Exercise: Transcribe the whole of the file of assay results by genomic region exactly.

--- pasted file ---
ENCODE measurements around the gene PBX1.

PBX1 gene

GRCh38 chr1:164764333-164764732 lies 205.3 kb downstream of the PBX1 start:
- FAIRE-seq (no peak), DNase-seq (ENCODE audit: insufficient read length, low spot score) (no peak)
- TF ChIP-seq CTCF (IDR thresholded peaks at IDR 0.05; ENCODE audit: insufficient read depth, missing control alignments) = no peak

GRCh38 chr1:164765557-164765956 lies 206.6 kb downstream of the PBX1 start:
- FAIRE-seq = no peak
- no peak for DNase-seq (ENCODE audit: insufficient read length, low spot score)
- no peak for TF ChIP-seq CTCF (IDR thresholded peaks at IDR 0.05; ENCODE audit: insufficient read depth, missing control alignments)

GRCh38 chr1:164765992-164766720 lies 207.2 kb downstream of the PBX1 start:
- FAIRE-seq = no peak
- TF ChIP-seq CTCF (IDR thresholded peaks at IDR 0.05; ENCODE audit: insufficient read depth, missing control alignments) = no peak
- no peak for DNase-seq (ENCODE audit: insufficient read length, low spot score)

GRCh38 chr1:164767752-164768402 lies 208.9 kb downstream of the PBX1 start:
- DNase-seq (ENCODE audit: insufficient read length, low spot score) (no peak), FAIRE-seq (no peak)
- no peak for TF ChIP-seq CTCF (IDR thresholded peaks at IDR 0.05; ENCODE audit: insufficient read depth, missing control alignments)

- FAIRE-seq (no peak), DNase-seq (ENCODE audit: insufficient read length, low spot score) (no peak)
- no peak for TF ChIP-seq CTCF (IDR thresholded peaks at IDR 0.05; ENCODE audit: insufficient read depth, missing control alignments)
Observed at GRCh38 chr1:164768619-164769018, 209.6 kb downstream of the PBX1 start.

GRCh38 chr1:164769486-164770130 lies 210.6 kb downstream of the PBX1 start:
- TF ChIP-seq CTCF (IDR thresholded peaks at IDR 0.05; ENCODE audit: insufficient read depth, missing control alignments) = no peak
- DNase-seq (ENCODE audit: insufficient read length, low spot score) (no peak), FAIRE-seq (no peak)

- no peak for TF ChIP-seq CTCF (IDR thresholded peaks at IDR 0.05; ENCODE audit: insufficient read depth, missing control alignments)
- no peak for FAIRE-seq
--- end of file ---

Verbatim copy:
ENCODE measurements around the gene PBX1.

PBX1 gene

GRCh38 chr1:164764333-164764732 lies 205.3 kb downstream of the PBX1 start:
- FAIRE-seq (no peak), DNase-seq (ENCODE audit: insufficient read length, low spot score) (no peak)
- TF ChIP-seq CTCF (IDR thresholded peaks at IDR 0.05; ENCODE audit: insufficient read depth, missing control alignments) = no peak

GRCh38 chr1:164765557-164765956 lies 206.6 kb downstream of the PBX1 start:
- FAIRE-seq = no peak
- no peak for DNase-seq (ENCODE audit: insufficient read length, low spot score)
- no peak for TF ChIP-seq CTCF (IDR thresholded peaks at IDR 0.05; ENCODE audit: insufficient read depth, missing control alignments)

GRCh38 chr1:164765992-164766720 lies 207.2 kb downstream of the PBX1 start:
- FAIRE-seq = no peak
- TF ChIP-seq CTCF (IDR thresholded peaks at IDR 0.05; ENCODE audit: insufficient read depth, missing control alignments) = no peak
- no peak for DNase-seq (ENCODE audit: insufficient read length, low spot score)

GRCh38 chr1:164767752-164768402 lies 208.9 kb downstream of the PBX1 start:
- DNase-seq (ENCODE audit: insufficient read length, low spot score) (no peak), FAIRE-seq (no peak)
- no peak for TF ChIP-seq CTCF (IDR thresholded peaks at IDR 0.05; ENCODE audit: insufficient read depth, missing control alignments)

- FAIRE-seq (no peak), DNase-seq (ENCODE audit: insufficient read length, low spot score) (no peak)
- no peak for TF ChIP-seq CTCF (IDR thresholded peaks at IDR 0.05; ENCODE audit: insufficient read depth, missing control alignments)
Observed at GRCh38 chr1:164768619-164769018, 209.6 kb downstream of the PBX1 start.

GRCh38 chr1:164769486-164770130 lies 210.6 kb downstream of the PBX1 start:
- TF ChIP-seq CTCF (IDR thresholded peaks at IDR 0.05; ENCODE audit: insufficient read depth, missing control alignments) = no peak
- DNase-seq (ENCODE audit: insufficient read length, low spot score) (no peak), FAIRE-seq (no peak)

- no peak for TF ChIP-seq CTCF (IDR thresholded peaks at IDR 0.05; ENCODE audit: insufficient read depth, missing control alignments)
- no peak for FAIRE-seq